The City of Chicago Police Department and the Illinois ACLU, without litigation, negotiated a settlement agreement which will result in monitoring how officers in the city conduct street stop and frisks. The ACLU sought the agreement based on concerns that officers were disproportionately targeting minorities for such searches. The monitoring will involve documenting all such searches, not only those which result in an arrest. A jointly named independent consultant, a former U.S. magistrate judge, will issue public reports based on the monitoring twice a year and will recommend changes in policy. Additional training will be conducted, pursuant to the settlement to try to make sure that officers do not use race, ethnicity, gender, or sexual orientation when deciding to stop and frisk, except when those are listed characteristics in a specific suspect description. The complete text of the agreement may be read at the link. Investigatory Stop and Protective Pat Down Settlement Agreement, City of Chicago and Illinois ACLU (August 6, 2015).

     Editor's Note: The Illinois ACLU produced a critical report entitled Stop and Frisk in Chicago in March of 2015.

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AELE Seminars

Public Safety Discipline and Internal Investigations
Oct. 12-14, 2015 Orleans Hotel, Las Vegas

Jail and Prisoner Legal Issues
Jan. 25-28, 2016 Orleans Hotel, Las Vegas

Use of Force:
Lethal and Less Lethal Force and the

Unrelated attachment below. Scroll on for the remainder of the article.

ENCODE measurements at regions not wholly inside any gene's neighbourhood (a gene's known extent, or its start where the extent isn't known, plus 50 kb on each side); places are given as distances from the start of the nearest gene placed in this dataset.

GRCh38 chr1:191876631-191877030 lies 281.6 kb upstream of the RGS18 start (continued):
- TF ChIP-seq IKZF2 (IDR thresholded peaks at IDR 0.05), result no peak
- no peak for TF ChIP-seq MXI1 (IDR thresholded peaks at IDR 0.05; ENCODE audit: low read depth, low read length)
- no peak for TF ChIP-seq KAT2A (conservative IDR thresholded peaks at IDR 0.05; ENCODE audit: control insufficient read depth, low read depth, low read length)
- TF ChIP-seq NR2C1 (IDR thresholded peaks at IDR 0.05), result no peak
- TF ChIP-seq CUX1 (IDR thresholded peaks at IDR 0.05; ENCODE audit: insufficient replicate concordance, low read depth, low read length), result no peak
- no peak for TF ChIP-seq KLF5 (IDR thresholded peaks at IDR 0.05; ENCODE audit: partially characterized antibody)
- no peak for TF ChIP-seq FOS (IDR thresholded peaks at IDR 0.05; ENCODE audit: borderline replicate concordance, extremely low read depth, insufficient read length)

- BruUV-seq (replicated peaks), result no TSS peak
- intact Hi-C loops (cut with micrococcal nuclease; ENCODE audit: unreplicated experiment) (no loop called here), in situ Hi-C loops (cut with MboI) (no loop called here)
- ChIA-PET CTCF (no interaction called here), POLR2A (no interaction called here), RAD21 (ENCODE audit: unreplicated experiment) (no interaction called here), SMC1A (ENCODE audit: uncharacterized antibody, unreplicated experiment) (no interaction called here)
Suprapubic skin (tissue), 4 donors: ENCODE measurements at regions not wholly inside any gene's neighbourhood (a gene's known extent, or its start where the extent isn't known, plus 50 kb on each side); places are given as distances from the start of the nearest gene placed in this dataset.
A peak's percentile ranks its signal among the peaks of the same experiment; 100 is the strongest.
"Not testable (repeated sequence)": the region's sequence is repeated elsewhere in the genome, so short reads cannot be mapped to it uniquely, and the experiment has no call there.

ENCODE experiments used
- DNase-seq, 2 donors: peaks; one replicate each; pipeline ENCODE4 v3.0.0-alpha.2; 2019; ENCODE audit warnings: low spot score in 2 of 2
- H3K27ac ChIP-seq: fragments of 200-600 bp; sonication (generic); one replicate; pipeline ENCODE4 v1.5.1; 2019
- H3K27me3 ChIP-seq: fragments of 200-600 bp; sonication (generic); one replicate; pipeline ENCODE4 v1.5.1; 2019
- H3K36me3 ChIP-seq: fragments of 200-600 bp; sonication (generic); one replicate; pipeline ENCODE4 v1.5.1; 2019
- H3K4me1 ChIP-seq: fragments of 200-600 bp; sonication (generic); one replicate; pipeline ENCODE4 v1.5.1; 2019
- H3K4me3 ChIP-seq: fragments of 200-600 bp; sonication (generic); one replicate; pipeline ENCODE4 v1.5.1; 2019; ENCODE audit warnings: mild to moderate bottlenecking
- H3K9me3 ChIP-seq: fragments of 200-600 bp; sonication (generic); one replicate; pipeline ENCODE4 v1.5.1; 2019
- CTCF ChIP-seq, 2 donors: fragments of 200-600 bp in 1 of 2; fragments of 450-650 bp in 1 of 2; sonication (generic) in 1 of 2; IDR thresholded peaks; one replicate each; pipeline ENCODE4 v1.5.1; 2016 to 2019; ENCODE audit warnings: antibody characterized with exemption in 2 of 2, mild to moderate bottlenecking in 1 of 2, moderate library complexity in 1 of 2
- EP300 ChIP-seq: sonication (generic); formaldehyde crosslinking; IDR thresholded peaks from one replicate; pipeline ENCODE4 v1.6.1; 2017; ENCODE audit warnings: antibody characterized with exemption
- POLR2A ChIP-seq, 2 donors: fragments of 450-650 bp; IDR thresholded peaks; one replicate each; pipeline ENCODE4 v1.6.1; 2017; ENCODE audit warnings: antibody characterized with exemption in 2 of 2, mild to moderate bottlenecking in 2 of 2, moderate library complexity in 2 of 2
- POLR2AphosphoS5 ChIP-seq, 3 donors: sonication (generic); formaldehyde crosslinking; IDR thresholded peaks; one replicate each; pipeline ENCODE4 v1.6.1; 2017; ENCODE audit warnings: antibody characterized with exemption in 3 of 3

Management, Oversight and Monitoring of Use of Force
Including ECW Operations and Post-Incident Forensics
In two 2-day modules Orleans Hotel, Las Vegas
April 4-5 and April 6-7, 2016

Click here for more information about all AELE Seminars


Resources

     Statistics: NYPD Inspector General Report: Using Data from Lawsuits and Legal Claims Involving NYPD to Improve Policing (April 2015).

     Terrorism and National Security: Report to the Special Committee of the Board of Directors of the American Psychological Association. Independent Review Relating to APA Ethics Guidelines, National Security Interrogations, and Torture, Sidley Austin LLP (July 2, 2015).

     Use of Force: Re-Engineering Training on Police Use of Force, Police Executive Research Forum (August, 2015).

  Reference:

Cross References
Assault and Battery: Physical -- See also, Emotional Distress
Malicious Prosecution -- See also, False Arrest/Imprisonment: No Warrant
Race Discrimination: Racial or ethnic profiling on traffic or street stops or enforcement efforts -- See also, Search and Seizure: Person
Search and Seizure: Home/Business -- See also, Electronic Control Weapons: Dart Mode
Sexual Orientation Discrimination -- See also, Emotional Distress